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Expert Music Career Advice For DIY Musicians
4 Times You Shouldn't Take the Gig
The Number One Mistake Bands Make Right After Booking a Gig
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5 Types of People You Don't Want in Your Band

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Bands are delicate ecosystems, even when there are only two members. The weirdness that exists between members can be the trigger for really special music, the little pocket out of which a very specific kind of creativity grows. That weirdness can also be the reason a band doesn’t last very long, or makes bad music, or lasts too long when nothing satisfying to any of the members is happening... or something even worse.

For this reason, it’s helpful to be selective when forming your band and to be able to spot red flags in potential bandmates. It may sound like a sterile, uncreative approach, but at the end of the day, your band is like a business. You may appreciate someone’s creative genius, but if his/her personality or habits don’t align with yours, it’s unlikely it’ll be a sustainable partnership.

4 Awesome Nonprofits That Are Saving Music Education

The Pink Slips performing at the Willie Mae Rock Camp For Girls, a member of the Girls Rock Camp Alliance. Photo credit: Roger Kisby.

As a kid in elementary school, I absolutely hated music class. When I got to middle school and the option to take band came along, I didn’t think twice about passing it up. It wasn’t even the least bit appealing, even though I was learning how to play instruments at home. Something about the formalism and the structure was just an absolute turnoff. In my mid-20s, I realized that I knew woefully little about music on any kind of technical theory level and that I really, really wished that I did. While trying to teach myself basic theory, it occurred to me that I’d passed up a very basic and easy step to understanding it all: taking band and paying more attention in elementary music classes.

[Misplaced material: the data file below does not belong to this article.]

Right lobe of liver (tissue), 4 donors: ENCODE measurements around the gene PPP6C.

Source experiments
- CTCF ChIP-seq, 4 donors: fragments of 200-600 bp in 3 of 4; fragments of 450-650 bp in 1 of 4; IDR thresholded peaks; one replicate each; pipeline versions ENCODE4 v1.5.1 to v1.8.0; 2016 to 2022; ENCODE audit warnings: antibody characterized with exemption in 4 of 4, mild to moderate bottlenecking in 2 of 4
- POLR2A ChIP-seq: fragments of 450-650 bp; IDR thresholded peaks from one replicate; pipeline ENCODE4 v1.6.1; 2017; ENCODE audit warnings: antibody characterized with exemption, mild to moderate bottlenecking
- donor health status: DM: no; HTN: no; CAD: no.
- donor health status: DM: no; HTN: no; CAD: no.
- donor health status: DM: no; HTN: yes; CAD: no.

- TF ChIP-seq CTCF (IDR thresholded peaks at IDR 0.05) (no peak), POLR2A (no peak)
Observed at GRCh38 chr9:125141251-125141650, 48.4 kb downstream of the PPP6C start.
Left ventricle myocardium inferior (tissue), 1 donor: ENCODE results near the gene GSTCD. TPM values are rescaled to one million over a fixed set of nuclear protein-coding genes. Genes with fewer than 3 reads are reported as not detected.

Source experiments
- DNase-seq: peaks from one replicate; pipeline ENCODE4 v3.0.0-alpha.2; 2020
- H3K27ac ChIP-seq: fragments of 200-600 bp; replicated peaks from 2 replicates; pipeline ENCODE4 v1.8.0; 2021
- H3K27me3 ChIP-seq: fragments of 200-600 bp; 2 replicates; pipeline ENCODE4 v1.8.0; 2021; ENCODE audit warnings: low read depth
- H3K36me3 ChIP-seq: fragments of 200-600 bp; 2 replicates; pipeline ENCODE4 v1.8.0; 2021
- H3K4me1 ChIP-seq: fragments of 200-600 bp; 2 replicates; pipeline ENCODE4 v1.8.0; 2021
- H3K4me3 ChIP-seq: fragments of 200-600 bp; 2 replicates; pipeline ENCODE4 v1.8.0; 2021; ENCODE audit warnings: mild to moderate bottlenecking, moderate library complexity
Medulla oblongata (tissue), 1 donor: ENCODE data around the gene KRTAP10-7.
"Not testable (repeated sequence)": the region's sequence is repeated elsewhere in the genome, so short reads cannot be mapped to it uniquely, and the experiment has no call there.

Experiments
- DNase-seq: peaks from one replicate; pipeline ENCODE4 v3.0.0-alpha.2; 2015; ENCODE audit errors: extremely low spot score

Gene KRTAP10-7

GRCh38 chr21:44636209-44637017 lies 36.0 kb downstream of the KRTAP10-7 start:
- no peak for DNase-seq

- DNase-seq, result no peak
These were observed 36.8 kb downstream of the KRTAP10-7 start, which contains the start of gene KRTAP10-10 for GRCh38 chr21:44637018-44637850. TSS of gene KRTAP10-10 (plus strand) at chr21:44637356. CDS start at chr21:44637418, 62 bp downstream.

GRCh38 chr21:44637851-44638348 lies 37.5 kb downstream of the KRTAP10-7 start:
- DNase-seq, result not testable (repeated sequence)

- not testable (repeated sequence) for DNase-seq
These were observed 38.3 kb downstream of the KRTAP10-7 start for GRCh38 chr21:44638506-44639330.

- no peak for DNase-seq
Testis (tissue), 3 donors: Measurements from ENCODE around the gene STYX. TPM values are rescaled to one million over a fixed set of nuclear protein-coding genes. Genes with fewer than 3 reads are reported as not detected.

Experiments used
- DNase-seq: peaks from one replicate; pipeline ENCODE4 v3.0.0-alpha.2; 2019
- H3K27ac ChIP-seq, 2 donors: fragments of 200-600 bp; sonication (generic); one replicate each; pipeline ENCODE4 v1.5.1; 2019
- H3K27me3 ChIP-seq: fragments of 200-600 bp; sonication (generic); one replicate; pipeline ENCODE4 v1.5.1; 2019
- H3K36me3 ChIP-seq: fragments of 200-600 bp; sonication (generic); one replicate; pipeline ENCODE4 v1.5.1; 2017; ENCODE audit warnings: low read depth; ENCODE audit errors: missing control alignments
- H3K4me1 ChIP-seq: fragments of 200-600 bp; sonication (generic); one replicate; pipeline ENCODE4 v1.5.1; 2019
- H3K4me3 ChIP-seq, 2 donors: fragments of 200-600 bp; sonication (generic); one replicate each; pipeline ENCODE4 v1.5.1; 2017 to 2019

Music programs are frequently on the chopping block in underfunded and struggling public schools. They’re among the first (if not the first) to be cut when things get tight. Fortunately, there are a few nonprofit programs out there attempting to paper up these widening cracks, varying in scope and focus. Some are corporate in origin, while some come from more of a DIY/punk ethos. All operate on the theory that music is ineffably important and can change – and even save – lives. Here are four of our favorites:

Touring on the Cheap: 5 Ways to ‘Jam Econo’

In the life of most bands, touring begins well before the financial ability to do so comfortably – never mind glamorously. The cushy guarantees that enable Sprinter vans and separate rooms at a 3-star hotel are a ways off, at least. But touring is fun, and even if it weren’t, it’s necessary to spread the word. The Minutemen knew this, and famously determined to “jam econo” on the road. To them, this wasn’t an ascetic self-denial; it was a way of doing what they loved in a way that was appropriate to their station as a weirdo post-punk band without a lot of resources. It was doing what they could with what they had. And no matter how un-weird or destined for the mainstream you are (or think you are), to jam econo is to place your music at the center of touring, and that should always be the point. Here are five easy ways to jam thusly.